- The Washington Times - Sunday, February 18, 2007

Fame game

“Why is it that most celebrities in the culture today are people I’ve never heard of? … Whereas I used to merely ignore news about the faux famous and their tabloid-targeted exploits, I now notice it and feel repulsed. And I’m pretty sure that’s the whole idea. …

“Obviously, celebrity repulsion has been in the air in recent weeks. I don’t need to name names, but suffice it to say that popular culture’s approval rating … is at an all-time low. Whether we’re talking about a deceased gold-digger or an apparently deranged astronaut … it’s pretty clear that it’s never been a worse time to be famous. For one thing, the competition is stiff. (The Dixie Chicks, celebs with some old-school fame value, swept the Grammys, but we’re still more interested in paternity claims and NASA-issue diapers.) For another thing, celebrity is just not as valuable as it used to be. By the look of things, just about anyone can get it. …

“The You Tube/’American Idol’/MySpace regime may be providing new opportunities for genuinely talented, less conventional people, but it’s providing even more opportunities for untalented, often downright annoying people. ‘Celebrity’ now connotes a mundanity that borders on tedium, not to mention that smelly territory of reverse indifference.”

— Meghan Daum, writing on “Fame-iness,” Saturday in the Los Angeles Times

Gossip time

“Most of the much-vaunted human capacity for complex language is dedicated to gossip. Perhaps the most striking finding of recent research on human conversations is that about two-thirds of our conversation time is entirely devoted to social topics: discussions of personal relationships and experiences; who is doing what with whom; who is ‘in’ and who is ‘out’ and why; how to deal with difficult social situations; the behavior and relationships of friends, family and celebrities; our own problems with lovers, family, friends, colleagues and neighbors; the minutiae of everyday social life — in a word, gossip. …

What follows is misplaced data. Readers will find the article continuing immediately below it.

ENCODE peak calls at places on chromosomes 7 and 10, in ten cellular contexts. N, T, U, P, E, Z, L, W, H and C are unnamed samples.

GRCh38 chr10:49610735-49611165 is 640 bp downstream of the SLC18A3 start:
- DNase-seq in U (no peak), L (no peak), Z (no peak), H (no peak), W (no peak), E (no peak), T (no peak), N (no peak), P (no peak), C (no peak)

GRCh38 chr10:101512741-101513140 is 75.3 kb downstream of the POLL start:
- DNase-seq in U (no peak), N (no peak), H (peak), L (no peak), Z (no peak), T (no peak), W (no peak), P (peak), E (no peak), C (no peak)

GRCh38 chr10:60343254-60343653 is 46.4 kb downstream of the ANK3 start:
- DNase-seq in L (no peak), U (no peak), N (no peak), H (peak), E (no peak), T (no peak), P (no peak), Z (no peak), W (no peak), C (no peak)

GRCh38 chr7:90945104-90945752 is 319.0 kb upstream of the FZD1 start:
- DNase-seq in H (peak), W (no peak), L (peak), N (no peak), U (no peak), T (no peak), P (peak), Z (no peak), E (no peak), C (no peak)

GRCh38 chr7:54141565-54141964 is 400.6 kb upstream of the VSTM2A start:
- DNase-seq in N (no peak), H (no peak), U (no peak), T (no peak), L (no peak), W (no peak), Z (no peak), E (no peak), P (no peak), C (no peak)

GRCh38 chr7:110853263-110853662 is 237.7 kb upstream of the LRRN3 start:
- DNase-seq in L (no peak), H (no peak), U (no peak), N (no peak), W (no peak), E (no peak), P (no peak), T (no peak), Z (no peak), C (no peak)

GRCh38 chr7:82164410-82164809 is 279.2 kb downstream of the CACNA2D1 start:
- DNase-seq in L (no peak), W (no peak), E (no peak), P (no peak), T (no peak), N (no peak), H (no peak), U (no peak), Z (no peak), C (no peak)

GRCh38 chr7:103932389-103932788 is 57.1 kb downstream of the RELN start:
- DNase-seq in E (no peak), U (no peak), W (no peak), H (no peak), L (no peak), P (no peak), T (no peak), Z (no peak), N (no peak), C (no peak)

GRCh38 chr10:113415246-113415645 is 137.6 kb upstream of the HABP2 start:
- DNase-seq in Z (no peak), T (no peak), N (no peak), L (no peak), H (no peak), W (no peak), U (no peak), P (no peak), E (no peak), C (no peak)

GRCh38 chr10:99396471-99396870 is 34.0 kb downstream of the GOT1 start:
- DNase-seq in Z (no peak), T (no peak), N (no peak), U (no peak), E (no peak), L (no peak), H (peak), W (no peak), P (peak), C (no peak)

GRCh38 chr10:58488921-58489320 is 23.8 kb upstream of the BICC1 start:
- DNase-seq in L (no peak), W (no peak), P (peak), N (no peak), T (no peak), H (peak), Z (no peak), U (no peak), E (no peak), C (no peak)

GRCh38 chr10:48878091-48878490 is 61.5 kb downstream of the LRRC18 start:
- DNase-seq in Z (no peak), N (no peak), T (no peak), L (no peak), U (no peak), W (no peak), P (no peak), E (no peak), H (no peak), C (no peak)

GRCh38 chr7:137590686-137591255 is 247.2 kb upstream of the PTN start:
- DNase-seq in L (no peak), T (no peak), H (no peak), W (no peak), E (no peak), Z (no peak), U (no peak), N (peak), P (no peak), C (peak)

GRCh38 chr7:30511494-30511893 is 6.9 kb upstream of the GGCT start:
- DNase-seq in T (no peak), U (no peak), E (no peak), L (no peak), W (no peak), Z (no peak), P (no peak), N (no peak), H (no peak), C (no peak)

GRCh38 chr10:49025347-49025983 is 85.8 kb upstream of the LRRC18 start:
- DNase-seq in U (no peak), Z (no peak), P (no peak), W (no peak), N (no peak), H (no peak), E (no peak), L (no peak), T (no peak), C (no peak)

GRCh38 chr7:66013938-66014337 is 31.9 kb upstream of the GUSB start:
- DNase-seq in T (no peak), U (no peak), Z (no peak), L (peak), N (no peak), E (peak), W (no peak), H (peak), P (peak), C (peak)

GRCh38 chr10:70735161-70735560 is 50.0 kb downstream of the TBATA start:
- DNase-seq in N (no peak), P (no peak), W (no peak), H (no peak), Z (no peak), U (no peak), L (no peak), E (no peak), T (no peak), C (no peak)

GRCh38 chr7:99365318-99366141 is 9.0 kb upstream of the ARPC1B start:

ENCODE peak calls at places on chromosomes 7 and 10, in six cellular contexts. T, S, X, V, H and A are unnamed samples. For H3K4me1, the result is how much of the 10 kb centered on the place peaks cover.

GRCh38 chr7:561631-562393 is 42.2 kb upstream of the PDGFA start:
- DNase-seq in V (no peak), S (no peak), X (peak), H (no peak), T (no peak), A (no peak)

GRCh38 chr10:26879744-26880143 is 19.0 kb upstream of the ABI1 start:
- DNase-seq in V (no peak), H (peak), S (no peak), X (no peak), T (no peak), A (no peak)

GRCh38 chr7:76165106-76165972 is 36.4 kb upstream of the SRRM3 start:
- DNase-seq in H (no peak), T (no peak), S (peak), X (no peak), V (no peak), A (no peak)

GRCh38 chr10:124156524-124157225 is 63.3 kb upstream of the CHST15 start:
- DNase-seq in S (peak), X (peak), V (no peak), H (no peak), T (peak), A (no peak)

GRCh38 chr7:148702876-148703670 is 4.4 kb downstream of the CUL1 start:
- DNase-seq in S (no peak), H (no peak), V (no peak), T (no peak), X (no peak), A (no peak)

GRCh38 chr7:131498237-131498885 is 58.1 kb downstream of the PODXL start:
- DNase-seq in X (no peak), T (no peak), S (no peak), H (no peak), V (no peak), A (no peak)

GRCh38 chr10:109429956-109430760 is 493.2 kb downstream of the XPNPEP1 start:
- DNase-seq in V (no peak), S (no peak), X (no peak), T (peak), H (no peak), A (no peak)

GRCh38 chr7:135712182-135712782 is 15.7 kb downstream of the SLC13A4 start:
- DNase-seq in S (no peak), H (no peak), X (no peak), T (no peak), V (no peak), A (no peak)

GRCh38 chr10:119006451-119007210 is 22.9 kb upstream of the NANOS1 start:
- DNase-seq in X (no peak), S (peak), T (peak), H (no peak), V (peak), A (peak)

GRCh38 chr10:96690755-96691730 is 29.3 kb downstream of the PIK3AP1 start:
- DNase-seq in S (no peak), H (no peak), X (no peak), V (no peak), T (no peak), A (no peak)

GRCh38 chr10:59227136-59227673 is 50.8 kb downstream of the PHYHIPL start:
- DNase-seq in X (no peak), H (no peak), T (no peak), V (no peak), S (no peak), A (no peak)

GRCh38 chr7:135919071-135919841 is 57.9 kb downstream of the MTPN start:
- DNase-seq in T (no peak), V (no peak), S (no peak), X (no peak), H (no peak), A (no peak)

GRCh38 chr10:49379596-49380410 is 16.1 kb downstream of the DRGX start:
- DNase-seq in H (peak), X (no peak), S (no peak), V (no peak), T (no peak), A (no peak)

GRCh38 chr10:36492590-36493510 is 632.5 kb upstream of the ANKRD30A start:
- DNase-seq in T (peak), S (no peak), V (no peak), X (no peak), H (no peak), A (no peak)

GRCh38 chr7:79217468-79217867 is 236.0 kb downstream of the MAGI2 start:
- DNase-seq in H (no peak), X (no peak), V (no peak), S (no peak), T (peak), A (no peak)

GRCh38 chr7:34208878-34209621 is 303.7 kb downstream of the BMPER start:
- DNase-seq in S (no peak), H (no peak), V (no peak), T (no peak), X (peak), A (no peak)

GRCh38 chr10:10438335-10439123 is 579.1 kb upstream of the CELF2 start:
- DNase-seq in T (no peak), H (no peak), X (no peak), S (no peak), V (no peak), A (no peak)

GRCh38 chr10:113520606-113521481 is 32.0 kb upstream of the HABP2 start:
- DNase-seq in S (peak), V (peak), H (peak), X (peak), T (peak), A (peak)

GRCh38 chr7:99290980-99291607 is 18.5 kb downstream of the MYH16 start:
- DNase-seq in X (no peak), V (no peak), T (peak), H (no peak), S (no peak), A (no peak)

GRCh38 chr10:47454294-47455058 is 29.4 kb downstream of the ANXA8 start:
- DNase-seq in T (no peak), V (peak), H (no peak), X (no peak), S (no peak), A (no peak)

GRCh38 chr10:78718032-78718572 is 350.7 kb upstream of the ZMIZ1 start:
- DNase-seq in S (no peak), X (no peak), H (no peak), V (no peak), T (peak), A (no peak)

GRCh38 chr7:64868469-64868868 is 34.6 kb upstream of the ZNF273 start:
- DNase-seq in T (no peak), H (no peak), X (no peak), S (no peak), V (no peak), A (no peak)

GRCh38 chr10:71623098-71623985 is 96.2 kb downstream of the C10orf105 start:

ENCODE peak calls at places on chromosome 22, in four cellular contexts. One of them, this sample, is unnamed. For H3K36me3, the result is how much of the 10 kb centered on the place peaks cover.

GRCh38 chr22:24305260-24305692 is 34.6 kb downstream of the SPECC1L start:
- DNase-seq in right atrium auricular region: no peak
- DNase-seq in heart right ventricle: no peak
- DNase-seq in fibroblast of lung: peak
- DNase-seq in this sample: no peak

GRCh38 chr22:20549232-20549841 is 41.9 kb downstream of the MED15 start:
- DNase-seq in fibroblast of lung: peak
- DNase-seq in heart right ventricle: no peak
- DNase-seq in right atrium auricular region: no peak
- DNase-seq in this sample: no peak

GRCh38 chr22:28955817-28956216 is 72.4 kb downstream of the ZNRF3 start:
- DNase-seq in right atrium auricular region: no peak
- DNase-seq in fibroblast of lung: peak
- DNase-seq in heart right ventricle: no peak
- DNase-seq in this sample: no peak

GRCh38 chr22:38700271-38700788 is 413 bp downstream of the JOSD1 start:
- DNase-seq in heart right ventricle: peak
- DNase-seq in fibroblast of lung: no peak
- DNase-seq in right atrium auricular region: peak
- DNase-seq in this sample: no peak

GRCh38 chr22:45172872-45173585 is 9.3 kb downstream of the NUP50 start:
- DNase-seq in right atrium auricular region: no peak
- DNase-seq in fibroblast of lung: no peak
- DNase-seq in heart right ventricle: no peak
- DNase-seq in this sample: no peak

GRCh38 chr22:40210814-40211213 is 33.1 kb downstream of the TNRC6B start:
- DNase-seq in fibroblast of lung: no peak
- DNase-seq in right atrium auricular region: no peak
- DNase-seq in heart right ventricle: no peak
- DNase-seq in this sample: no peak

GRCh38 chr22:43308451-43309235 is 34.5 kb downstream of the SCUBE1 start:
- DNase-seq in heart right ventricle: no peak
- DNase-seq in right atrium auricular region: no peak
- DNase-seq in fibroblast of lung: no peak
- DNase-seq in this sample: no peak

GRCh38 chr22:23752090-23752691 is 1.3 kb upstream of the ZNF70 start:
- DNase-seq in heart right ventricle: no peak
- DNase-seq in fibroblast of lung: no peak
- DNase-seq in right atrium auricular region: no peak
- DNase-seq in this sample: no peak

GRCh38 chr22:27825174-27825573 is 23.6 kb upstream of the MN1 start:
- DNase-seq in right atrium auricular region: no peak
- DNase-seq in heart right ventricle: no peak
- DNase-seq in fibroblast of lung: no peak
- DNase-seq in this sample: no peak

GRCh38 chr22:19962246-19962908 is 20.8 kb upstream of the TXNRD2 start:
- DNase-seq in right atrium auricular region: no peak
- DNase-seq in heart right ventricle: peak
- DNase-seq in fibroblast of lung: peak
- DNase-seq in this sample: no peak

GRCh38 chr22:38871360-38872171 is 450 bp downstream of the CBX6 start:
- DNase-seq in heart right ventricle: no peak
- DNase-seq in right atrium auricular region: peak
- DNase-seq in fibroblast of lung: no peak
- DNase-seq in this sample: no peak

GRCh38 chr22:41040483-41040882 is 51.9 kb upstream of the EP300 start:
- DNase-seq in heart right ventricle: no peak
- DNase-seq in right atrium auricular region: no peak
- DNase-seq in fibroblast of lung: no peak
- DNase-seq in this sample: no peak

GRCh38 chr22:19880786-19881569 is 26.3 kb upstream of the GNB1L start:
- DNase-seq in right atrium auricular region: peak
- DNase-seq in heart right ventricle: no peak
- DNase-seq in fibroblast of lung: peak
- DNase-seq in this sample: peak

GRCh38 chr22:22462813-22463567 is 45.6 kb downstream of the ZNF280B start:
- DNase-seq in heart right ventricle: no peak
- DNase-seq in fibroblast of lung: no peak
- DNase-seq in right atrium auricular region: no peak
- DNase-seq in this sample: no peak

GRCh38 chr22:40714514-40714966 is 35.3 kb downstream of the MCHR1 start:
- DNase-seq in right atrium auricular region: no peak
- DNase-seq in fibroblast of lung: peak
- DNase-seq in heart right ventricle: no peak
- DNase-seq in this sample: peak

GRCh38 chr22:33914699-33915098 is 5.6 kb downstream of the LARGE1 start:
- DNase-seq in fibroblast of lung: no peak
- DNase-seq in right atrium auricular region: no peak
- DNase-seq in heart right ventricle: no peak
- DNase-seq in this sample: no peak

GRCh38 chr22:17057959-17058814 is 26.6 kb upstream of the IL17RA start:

“Even in universities and the headquarters of multinational companies, where one might expect conversations in common rooms and restaurants to focus on matters of wider importance such as politics, business, cultural or intellectual issues, no subject other than gossip occupies more than 10 percent of total conversation time — and most of these ‘serious’ topics only account for about 2 or 3 percent.”

— Kate Fox, writing on “Evolution, Alienation and Gossip,” for the Social Issues Research Centre at www.sirc.org

Quote notes

“Sherlock Holmes never said ‘Elementary, my dear Watson.’ Neither Ingrid Bergman nor anyone else in ‘Casablanca’ says ‘Play it again, Sam.’ … Marie Antoinette did not say ‘Let them eat cake.’ … Gordon Gekko, the character played by Michael Douglas in ‘Wall Street,’ does not say ‘Greed is good.’ …

“What Michael Douglas did say in ‘Wall Street’ was ‘Greed, for lack of a better word, is good.’ That was not a quotable quote; it needed some editorial attention, the consequence of which is that everyone distinctly remembers Michael Douglas uttering the words ‘Greed is good’ in ‘Wall Street,’ just as everyone distinctly remembers Ingrid Bergman uttering the words ‘Play it again, Sam’ in ‘Casablanca,’ even though what she really utters is ‘Play it, Sam.’ When you watch the movie and get to that line, you don’t think your memory is wrong. You think the movie is wrong.”

— Louis Menand, writing on “Notable Quotables,” in this week’s issue of the New Yorker

Copyright © 2018 The Washington Times, LLC. Click here for reprint permission.

The Washington Times Comment Policy

The Washington Times welcomes your comments on Spot.im, our third-party provider. Please read our Comment Policy before commenting.


Click to Read More and View Comments

Click to Hide